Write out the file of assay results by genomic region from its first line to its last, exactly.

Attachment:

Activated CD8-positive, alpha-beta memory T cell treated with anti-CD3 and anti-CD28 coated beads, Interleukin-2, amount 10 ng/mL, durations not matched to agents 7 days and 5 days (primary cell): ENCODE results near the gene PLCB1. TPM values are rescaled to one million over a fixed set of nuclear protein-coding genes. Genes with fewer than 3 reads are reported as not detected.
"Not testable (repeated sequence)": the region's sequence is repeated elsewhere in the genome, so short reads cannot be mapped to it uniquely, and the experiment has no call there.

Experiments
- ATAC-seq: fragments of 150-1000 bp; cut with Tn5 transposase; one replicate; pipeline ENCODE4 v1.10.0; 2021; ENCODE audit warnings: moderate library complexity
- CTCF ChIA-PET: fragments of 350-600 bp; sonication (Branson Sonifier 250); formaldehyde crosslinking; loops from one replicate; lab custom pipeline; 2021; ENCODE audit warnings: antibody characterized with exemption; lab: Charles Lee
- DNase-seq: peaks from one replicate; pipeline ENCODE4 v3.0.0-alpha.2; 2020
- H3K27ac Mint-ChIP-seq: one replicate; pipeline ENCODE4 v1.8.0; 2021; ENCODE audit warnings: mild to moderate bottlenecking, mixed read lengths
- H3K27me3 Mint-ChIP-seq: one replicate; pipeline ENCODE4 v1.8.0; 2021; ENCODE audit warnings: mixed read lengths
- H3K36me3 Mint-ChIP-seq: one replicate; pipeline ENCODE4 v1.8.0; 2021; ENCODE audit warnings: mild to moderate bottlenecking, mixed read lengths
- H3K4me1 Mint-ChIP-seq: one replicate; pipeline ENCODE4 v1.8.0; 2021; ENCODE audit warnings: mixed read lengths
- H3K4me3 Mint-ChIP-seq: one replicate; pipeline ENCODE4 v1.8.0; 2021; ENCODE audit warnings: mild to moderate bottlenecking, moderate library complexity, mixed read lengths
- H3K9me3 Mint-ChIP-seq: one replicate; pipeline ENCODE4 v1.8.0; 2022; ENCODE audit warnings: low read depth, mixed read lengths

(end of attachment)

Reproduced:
Activated CD8-positive, alpha-beta memory T cell treated with anti-CD3 and anti-CD28 coated beads, Interleukin-2, amount 10 ng/mL, durations not matched to agents 7 days and 5 days (primary cell): ENCODE results near the gene PLCB1. TPM values are rescaled to one million over a fixed set of nuclear protein-coding genes. Genes with fewer than 3 reads are reported as not detected.
"Not testable (repeated sequence)": the region's sequence is repeated elsewhere in the genome, so short reads cannot be mapped to it uniquely, and the experiment has no call there.

Experiments
- ATAC-seq: fragments of 150-1000 bp; cut with Tn5 transposase; one replicate; pipeline ENCODE4 v1.10.0; 2021; ENCODE audit warnings: moderate library complexity
- CTCF ChIA-PET: fragments of 350-600 bp; sonication (Branson Sonifier 250); formaldehyde crosslinking; loops from one replicate; lab custom pipeline; 2021; ENCODE audit warnings: antibody characterized with exemption; lab: Charles Lee
- DNase-seq: peaks from one replicate; pipeline ENCODE4 v3.0.0-alpha.2; 2020
- H3K27ac Mint-ChIP-seq: one replicate; pipeline ENCODE4 v1.8.0; 2021; ENCODE audit warnings: mild to moderate bottlenecking, mixed read lengths
- H3K27me3 Mint-ChIP-seq: one replicate; pipeline ENCODE4 v1.8.0; 2021; ENCODE audit warnings: mixed read lengths
- H3K36me3 Mint-ChIP-seq: one replicate; pipeline ENCODE4 v1.8.0; 2021; ENCODE audit warnings: mild to moderate bottlenecking, mixed read lengths
- H3K4me1 Mint-ChIP-seq: one replicate; pipeline ENCODE4 v1.8.0; 2021; ENCODE audit warnings: mixed read lengths
- H3K4me3 Mint-ChIP-seq: one replicate; pipeline ENCODE4 v1.8.0; 2021; ENCODE audit warnings: mild to moderate bottlenecking, moderate library complexity, mixed read lengths
- H3K9me3 Mint-ChIP-seq: one replicate; pipeline ENCODE4 v1.8.0; 2022; ENCODE audit warnings: low read depth, mixed read lengths